The authors of this paper declare that they have no commercial associations that may pose a conflict of interest in connection with this manuscript.
The tryptophan hydroxylase gene influences risk for bipolar disorder but not major depressive disorder: results of meta-analyses
Article first published online: 1 OCT 2008
© 2008 The Authors. Journal compilation © 2008 Blackwell Munksgaard
Volume 10, Issue 7, pages 816–821, November 2008
How to Cite
Chen, C., Glatt, S. J. and Tsuang, M. T. (2008), The tryptophan hydroxylase gene influences risk for bipolar disorder but not major depressive disorder: results of meta-analyses. Bipolar Disorders, 10: 816–821. doi: 10.1111/j.1399-5618.2008.00623.x
- Issue published online: 1 OCT 2008
- Article first published online: 1 OCT 2008
- Received 7 December 2006, revised and accepted for publication 23 August 2007
- bipolar disorder;
- major depressive disorder;
- tryptophan hydroxylase
Objective: Tryptophan hydroxylase is the rate-limiting enzyme in the synthesis of serotonin, and thus its gene, TPH, has been extensively studied as a risk factor for both bipolar disorder and major depressive disorder. The purpose of the present report is to synthesize the available data on these putative associations and derive best estimates of the nature and magnitude of the influence of TPH on risk for mood disorders.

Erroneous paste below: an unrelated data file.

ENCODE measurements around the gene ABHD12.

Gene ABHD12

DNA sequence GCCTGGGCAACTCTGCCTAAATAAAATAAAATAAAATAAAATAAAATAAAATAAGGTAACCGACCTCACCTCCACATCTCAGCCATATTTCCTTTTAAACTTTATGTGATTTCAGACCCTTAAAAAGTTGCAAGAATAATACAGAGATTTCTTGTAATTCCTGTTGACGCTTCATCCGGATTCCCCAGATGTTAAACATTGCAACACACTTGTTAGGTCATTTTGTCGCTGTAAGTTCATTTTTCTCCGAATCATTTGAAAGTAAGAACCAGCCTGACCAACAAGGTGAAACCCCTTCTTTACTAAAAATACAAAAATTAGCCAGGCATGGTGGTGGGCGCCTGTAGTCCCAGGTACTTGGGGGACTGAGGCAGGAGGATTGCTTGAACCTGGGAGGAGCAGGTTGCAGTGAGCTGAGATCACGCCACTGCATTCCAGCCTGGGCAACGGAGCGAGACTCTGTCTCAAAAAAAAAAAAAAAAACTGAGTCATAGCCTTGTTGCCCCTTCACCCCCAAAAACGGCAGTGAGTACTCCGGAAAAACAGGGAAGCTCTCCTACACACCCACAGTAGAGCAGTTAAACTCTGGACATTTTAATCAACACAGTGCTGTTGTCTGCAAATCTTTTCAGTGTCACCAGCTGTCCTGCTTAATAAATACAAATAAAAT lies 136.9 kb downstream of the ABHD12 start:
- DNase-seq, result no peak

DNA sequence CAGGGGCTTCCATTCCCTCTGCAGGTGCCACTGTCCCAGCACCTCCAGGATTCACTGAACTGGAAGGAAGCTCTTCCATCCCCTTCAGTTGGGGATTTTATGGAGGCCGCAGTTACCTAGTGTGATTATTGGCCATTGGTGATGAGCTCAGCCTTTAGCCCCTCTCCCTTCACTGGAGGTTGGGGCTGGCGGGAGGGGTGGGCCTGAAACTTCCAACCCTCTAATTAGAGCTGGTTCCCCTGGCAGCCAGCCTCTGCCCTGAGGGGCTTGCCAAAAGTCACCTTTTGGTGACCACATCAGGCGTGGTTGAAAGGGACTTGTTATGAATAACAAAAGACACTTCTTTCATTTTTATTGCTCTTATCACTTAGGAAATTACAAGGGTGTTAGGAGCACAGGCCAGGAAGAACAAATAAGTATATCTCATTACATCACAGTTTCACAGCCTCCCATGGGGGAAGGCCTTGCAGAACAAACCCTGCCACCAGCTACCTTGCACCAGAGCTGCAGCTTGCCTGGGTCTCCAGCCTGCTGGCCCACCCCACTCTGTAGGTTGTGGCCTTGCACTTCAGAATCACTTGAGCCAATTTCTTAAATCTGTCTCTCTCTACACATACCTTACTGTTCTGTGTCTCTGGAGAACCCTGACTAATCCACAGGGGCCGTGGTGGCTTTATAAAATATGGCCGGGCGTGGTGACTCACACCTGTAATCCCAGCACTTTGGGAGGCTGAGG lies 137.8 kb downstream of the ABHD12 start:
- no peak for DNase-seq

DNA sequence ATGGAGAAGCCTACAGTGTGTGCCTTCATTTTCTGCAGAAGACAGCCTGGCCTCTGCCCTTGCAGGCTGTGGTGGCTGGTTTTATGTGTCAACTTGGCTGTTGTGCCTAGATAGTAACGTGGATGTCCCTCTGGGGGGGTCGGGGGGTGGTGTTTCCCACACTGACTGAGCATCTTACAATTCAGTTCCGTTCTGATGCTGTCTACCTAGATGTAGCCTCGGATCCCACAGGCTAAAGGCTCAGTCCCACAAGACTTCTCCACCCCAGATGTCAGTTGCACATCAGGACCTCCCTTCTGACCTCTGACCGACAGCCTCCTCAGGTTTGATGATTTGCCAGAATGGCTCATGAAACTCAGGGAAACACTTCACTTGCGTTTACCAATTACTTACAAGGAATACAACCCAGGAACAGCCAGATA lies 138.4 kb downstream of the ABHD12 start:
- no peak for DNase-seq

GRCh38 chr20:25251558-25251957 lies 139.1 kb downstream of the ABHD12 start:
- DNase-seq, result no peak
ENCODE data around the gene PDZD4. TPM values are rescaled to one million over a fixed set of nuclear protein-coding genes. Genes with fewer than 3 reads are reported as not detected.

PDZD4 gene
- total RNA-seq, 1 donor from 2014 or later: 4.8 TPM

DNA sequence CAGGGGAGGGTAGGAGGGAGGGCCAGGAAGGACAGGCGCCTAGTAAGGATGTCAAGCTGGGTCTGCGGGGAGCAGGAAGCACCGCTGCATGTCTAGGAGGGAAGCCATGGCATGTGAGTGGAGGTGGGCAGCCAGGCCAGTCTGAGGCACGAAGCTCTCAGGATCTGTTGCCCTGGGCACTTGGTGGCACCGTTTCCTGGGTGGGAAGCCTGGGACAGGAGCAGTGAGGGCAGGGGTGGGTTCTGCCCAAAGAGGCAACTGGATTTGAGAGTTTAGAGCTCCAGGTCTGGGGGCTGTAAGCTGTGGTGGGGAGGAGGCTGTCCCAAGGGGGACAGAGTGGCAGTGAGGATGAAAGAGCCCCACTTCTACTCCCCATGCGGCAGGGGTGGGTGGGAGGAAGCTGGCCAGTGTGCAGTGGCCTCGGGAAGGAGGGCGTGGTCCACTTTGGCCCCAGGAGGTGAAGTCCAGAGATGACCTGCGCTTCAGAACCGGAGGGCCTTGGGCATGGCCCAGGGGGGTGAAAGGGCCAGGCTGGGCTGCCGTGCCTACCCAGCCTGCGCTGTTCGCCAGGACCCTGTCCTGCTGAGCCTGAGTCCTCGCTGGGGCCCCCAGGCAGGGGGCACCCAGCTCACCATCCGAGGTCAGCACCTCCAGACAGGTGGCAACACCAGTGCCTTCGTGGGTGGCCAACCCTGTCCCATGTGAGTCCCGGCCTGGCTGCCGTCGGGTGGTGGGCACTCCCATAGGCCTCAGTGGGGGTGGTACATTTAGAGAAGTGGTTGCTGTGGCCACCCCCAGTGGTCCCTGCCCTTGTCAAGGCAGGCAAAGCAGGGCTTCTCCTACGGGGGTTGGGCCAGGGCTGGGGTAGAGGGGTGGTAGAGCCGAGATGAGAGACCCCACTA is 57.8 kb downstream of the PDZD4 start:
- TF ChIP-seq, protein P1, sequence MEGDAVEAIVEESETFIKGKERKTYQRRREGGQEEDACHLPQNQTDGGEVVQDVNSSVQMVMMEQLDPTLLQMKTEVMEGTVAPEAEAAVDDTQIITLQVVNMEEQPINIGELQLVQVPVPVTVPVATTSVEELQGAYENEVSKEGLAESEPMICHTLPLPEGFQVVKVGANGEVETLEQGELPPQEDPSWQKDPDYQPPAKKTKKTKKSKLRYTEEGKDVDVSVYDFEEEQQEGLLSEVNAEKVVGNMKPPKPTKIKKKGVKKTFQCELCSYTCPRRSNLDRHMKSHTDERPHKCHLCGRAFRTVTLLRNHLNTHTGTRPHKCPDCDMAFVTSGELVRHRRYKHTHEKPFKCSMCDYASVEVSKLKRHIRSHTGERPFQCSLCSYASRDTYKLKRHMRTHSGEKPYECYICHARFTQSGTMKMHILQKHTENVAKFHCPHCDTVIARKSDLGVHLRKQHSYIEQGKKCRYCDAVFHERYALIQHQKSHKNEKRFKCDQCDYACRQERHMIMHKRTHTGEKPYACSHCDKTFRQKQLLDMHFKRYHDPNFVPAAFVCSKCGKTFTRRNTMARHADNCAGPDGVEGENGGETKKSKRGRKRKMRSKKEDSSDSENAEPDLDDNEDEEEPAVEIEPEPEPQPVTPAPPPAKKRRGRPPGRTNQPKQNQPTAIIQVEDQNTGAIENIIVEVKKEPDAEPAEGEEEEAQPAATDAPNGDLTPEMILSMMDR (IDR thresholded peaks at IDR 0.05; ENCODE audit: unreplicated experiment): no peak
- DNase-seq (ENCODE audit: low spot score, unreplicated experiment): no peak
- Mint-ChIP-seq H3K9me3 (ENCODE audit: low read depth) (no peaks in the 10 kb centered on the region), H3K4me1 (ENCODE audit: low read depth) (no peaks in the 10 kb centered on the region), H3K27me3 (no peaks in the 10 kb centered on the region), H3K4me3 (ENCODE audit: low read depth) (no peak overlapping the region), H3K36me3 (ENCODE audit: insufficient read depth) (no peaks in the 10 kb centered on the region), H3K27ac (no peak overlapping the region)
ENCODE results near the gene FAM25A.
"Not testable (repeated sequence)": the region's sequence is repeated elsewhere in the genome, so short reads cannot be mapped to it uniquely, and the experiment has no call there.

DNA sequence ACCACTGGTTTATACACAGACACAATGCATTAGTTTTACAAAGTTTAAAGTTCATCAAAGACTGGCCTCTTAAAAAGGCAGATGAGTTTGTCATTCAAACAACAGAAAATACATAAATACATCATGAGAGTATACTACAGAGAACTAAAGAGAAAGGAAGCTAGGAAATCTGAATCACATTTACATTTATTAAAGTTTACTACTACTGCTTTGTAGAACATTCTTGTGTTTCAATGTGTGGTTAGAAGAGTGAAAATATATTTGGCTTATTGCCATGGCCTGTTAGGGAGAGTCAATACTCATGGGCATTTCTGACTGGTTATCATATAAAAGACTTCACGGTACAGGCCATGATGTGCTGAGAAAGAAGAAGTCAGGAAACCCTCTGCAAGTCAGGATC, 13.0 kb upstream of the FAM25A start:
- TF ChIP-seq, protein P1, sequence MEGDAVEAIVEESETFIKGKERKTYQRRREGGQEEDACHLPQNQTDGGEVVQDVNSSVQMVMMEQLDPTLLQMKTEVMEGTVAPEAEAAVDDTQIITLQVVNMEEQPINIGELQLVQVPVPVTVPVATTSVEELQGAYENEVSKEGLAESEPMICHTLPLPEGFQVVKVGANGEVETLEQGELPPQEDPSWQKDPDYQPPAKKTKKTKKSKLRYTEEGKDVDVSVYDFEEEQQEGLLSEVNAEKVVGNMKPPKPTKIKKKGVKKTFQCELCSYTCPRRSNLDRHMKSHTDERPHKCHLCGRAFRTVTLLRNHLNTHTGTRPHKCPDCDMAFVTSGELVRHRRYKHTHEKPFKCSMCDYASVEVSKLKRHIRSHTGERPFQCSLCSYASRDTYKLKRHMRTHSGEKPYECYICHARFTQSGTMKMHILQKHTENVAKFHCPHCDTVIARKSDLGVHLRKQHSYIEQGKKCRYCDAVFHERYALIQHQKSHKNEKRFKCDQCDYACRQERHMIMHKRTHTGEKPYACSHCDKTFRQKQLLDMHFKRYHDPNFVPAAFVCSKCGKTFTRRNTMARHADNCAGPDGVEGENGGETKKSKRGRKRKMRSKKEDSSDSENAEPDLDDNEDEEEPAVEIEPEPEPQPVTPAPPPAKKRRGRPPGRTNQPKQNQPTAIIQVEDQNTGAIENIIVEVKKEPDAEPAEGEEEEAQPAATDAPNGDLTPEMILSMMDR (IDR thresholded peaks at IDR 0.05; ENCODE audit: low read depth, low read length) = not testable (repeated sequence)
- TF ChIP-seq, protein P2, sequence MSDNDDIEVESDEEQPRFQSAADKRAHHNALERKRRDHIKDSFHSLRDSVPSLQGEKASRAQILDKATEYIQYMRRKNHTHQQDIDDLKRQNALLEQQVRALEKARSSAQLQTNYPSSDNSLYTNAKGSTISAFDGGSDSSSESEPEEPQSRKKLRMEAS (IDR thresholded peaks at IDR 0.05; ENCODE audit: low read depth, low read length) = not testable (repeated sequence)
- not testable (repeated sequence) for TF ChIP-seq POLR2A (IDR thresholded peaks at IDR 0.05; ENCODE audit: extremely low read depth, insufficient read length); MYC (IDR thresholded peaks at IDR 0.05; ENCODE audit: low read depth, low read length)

Methods: We identified studies that examined the TPH A218C polymorphism in relation to major depressive disorder or bipolar disorder using the PubMed online search engine, ultimately including 10 case-control studies in two meta-analyses.
Results: The AA genotype had a significant effect on risk for bipolar disorder in comparison to either the CC or AC genotypes, suggesting that the A allele may increase risk for bipolar disorder in a recessive manner. None of the three genotypes significantly increased risk for major depressive disorder relative to any of the other genotypes.
Conclusion: The homozygous recessive genotype of the TPH A218C polymorphism has a significant effect on risk for bipolar disorder but not major depressive disorder. A possible explanation for these results is that the A allele influences mood by permitting or facilitating mania while having no effect on depression. Further replication of these findings in additional large case-control and family-based association is needed before TPH can be designated a risk gene for bipolar disorder.